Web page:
Don’t abandon traditional in-home advertising channels, they still work
There’s a growing disconnect between where brands are spending ad dollars and where consumers are actually making purchase decisions.
Did you know ESPN the Magazine ceased publication recently? No? Well, you’re not alone. A Washington Post article about the magazine’s impending demise elicited just 15 comments. (A recent WaPo story on Brexit, by contrast, generated almost 1,500 comments.) And one of those 15 comments was “(Yawn) … Nobody cares!!!”
It’s hardly breaking news that print is no longer a practical platform for delivering news. As ESPN said in a statement explaining its decision to euthanize the magazine: “Consumer habits are evolving rapidly, and this requires ESPN to evolve as well. The only change here is that we are moving away from printing [the magazine] on paper and sending it in the mail.”
The only change? Maybe for consumers, it’s not a big deal. But for advertisers, the change from print to various other ephemeral platforms is one of the most consequential shifts in the industry in the last 50 years. And the brands that figure out how to adapt to this new marketing landscape will be the ones that dominate.
Hint: Just sinking your ad budget into mobile devices is not the answer. In fact, it’s a dangerous delusion.
The cash is always greener on the other side
Simply put, the Great Mobile Migration largely disregards the role that the consumer’s whereabouts play in purchase decisions.
Location, location, location — it matters almost as much in advertising as in real estate. Serve an ad in a situation in which the consumer is likely to act, and you will get a good return (assuming a product/market fit, of course). Serve an ad in a situation in which the consumer is unlikely to act, and you are wasting money. Lots of it.
History shows that the most successful advertising channels have been the ones that have reached consumers in their homes, where the vast majority of purchase decisions are made. Start with newspapers and progress through mail-order catalogs to glossy magazines, radio and finally television, and that’s been the common denominator.
And yet ad spend has declined across the board on those channels, with TV down 2.2% this year, and print editions of newspapers and magazines down 18%. Meanwhile, led by the dynamic duopoly of Facebook and Google, digital will become the new leader in ad spend for the first time ever in 2019.
The simple explanation actually isn’t
The reason for the decline in traditional in-home advertising channels is complicated. The obvious explanation is that magazine ads and TV commercials piggyback on content. And as people have changed the way they consume that content – reading articles and watching video and live-streamed events on personal devices – traditional delivery systems like magazines have fallen out of favor. And advertisers have fled in droves.
But marketers have struggled to adapt advertising to the new delivery systems. (There’s no way to replicate the old double-truck magazine spread on a small screen, for example.) The advent of mobile has further complicated the process. Now even when reformatted ads reach consumers, those consumers are often outside the home — meaning the likelihood of activation is often remote. In many cases, the ads still don’t work, at least not as effectively as ads in the time-honored in-home channels used to (and still do in some cases).
Considered purchases reconsidered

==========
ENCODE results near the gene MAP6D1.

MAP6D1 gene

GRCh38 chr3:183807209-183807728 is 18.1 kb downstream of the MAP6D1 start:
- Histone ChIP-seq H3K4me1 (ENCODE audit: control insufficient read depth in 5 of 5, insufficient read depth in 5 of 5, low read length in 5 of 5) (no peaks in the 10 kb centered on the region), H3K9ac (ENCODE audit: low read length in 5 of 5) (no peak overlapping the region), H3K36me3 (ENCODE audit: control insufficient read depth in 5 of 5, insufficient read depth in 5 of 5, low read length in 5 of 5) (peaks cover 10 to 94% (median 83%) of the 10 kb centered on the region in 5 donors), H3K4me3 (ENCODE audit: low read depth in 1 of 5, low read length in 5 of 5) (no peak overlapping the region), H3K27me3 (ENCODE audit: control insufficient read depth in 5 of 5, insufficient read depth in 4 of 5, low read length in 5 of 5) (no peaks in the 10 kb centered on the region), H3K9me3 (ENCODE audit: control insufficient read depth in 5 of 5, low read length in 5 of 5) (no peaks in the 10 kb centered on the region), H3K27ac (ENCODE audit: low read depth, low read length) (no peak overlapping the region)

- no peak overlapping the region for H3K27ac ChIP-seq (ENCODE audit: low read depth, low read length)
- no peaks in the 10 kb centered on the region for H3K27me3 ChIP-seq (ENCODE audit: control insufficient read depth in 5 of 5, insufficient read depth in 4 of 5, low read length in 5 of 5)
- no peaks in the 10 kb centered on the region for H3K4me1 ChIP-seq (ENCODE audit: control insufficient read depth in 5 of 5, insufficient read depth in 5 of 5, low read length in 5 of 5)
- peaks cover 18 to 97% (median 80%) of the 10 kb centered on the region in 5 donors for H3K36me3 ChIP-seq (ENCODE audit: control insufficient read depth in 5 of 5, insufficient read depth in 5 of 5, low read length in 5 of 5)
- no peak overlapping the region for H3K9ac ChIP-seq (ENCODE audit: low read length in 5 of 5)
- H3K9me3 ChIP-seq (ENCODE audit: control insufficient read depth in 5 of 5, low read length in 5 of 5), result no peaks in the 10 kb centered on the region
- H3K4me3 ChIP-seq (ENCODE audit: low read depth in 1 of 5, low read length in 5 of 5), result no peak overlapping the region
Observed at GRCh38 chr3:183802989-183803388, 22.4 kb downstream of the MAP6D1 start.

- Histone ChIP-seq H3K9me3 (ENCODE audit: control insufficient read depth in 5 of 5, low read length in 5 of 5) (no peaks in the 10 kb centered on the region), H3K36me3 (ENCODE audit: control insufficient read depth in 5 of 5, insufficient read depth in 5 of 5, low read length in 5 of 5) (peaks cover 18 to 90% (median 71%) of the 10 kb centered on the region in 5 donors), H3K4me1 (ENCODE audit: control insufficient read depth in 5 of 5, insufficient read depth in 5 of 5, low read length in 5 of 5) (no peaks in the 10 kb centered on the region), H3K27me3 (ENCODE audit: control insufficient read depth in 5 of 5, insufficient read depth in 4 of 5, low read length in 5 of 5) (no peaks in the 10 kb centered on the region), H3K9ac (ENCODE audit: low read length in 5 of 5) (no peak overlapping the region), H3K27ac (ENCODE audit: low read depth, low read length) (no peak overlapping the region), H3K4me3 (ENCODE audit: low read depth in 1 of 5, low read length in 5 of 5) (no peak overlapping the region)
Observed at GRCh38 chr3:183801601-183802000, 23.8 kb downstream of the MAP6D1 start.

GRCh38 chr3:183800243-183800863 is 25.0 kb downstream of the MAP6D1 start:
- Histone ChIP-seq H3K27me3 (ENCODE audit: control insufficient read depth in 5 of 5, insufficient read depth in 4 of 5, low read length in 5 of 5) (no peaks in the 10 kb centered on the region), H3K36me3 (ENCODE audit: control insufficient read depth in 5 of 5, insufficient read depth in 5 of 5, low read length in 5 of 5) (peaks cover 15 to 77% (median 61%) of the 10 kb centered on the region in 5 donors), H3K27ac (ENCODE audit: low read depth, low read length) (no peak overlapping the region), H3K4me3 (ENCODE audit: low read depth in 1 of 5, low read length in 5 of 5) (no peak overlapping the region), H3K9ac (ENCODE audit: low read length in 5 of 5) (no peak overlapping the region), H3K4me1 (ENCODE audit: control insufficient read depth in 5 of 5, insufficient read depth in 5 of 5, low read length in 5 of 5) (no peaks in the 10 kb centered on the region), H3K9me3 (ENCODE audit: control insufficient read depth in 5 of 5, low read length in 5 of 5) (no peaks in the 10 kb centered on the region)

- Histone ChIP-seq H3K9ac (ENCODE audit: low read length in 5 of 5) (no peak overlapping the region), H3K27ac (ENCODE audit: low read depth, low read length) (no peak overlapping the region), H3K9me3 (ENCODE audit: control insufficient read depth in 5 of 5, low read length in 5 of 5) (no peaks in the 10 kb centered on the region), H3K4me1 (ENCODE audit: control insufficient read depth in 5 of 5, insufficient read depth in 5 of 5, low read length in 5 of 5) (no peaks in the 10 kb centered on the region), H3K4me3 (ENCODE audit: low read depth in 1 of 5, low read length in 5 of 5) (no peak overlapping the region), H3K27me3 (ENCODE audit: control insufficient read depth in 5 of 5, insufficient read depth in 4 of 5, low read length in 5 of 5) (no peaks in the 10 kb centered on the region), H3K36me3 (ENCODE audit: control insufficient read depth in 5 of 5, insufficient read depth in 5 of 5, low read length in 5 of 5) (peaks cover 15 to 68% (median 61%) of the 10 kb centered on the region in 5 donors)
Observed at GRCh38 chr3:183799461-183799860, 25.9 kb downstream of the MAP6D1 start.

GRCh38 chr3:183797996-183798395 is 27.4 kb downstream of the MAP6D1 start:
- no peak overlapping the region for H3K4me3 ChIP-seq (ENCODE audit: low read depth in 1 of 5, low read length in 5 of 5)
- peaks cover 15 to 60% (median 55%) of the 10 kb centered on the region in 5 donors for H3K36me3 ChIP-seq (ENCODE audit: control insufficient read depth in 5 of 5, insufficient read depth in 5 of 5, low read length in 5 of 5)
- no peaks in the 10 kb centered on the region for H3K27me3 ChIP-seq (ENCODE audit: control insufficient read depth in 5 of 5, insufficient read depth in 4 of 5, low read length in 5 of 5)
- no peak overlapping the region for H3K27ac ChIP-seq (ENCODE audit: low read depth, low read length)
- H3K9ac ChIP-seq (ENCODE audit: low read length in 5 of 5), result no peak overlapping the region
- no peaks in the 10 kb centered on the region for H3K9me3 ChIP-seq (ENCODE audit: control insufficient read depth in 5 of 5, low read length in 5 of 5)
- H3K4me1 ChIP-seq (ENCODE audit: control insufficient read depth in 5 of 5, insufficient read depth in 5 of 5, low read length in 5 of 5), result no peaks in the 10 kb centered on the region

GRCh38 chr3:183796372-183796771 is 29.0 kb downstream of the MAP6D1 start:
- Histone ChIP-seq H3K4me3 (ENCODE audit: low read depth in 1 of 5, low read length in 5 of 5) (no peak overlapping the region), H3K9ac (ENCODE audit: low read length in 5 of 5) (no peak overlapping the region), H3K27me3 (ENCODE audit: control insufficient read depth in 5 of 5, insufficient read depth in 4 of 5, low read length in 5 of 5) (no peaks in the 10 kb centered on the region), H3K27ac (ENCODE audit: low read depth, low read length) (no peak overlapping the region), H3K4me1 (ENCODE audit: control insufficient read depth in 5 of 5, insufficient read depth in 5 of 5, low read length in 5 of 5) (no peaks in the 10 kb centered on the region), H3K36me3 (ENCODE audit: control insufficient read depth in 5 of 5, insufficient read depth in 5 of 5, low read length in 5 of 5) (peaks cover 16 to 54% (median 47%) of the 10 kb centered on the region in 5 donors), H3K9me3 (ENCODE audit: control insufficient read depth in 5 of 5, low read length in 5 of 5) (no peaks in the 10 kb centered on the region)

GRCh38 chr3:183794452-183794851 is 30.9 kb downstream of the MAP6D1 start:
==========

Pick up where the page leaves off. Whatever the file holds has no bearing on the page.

To make things even more complicated, the internet has enabled a whole generation of digitally native vertical brands resulting in a vastly expanded consumer ecosystem. Niche markets abound. Search has made information readily available in such vast quantities that it has changed people’s spending habits. Almost every transaction has become a considered purchase.
Consider the humble granola bar.
Not so long ago, a box of granola bars was unequivocally an on-location buy. You made a decision on the spot, in the aisle at the grocery store. There weren’t many brands (or flavors) available, so your decision was based on either a Pavlovian response to a brand name you recognized from a TV or magazine ad or a pre-existing preference (nuts versus no nuts). You might spend a moment reading the labels, but that would be for research. Where else would you get information about granola bars?
Now, of course, the answer to that question is: from the internet. Google “granola bars” and you’ll get almost 6 million results, including starred reviews. (Just a hunch, but you might want to avoid the bar that one reviewer said “smelled like chemicals or some sort of laundry detergent.”)
The impact hits home
‘The psychological impact of even small, inexpensive items becoming considered purchases is significant. Money isn’t the point. The risk isn’t economic, it’s emotional. The more choices that are available to you, and the more information that’s available about those choices, the greater your fear of making a mistake — especially if you’re buying the product for someone else. After weeding through that endless array of granola bars before finally making a choice, the last thing you want is to get that look from your spouse when you get home. What did you buy these for? You know I hate cranberries! (And you don’t want to make things worse by admitting that, um, actually you didn’t know that.)
Once again, you’ve learned that age-old lesson: The most successful purchase decisions are the ones you make at home, in collaboration with your family.
Marketers who figure out how best to enable that process with their advertising are the ones who will survive and prosper in a rapidly evolving digital landscape. And the answer isn’t simply to abandon traditional in-home advertising channels. It’s to make them work effectively again.
Opinions expressed in this article are those of the guest author and not necessarily Marketing Land. Staff authors are listed here.